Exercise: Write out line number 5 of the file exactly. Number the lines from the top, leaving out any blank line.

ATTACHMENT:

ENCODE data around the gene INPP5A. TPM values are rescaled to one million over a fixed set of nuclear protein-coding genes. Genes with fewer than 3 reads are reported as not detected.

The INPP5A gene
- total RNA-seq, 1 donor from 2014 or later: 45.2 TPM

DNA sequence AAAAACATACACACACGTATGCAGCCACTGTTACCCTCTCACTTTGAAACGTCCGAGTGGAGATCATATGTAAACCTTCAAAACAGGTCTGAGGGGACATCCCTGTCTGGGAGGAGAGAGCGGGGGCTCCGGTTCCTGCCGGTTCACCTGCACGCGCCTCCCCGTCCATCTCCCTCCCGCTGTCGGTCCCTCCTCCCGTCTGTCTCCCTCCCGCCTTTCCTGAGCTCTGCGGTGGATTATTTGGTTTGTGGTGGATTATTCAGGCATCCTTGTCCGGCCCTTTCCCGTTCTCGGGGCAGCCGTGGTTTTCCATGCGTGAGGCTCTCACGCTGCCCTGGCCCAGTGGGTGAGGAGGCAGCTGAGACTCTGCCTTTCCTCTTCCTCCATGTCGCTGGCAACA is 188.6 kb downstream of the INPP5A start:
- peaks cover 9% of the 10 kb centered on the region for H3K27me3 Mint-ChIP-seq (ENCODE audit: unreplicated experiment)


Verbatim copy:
- peaks cover 9% of the 10 kb centered on the region for H3K27me3 Mint-ChIP-seq (ENCODE audit: unreplicated experiment)